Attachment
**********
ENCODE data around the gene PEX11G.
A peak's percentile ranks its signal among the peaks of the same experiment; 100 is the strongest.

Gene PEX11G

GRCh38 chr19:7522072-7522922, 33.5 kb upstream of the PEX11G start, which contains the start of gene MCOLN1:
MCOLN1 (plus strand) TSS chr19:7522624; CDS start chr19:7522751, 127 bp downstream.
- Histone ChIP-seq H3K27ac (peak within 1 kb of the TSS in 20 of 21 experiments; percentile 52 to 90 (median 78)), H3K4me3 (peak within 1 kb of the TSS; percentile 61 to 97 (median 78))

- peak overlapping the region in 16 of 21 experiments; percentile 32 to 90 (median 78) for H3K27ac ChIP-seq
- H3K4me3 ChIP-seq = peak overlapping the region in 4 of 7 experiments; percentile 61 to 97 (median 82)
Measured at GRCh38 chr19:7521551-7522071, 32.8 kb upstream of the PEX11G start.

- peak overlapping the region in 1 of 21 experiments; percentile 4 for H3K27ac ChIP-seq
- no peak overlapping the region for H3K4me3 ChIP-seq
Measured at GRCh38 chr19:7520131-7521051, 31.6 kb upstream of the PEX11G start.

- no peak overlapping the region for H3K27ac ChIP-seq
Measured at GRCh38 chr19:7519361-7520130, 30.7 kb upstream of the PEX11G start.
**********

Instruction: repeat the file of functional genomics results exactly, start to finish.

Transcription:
ENCODE data around the gene PEX11G.
A peak's percentile ranks its signal among the peaks of the same experiment; 100 is the strongest.

Gene PEX11G

GRCh38 chr19:7522072-7522922, 33.5 kb upstream of the PEX11G start, which contains the start of gene MCOLN1:
MCOLN1 (plus strand) TSS chr19:7522624; CDS start chr19:7522751, 127 bp downstream.
- Histone ChIP-seq H3K27ac (peak within 1 kb of the TSS in 20 of 21 experiments; percentile 52 to 90 (median 78)), H3K4me3 (peak within 1 kb of the TSS; percentile 61 to 97 (median 78))

- peak overlapping the region in 16 of 21 experiments; percentile 32 to 90 (median 78) for H3K27ac ChIP-seq
- H3K4me3 ChIP-seq = peak overlapping the region in 4 of 7 experiments; percentile 61 to 97 (median 82)
Measured at GRCh38 chr19:7521551-7522071, 32.8 kb upstream of the PEX11G start.

- peak overlapping the region in 1 of 21 experiments; percentile 4 for H3K27ac ChIP-seq
- no peak overlapping the region for H3K4me3 ChIP-seq
Measured at GRCh38 chr19:7520131-7521051, 31.6 kb upstream of the PEX11G start.

- no peak overlapping the region for H3K27ac ChIP-seq
Measured at GRCh38 chr19:7519361-7520130, 30.7 kb upstream of the PEX11G start.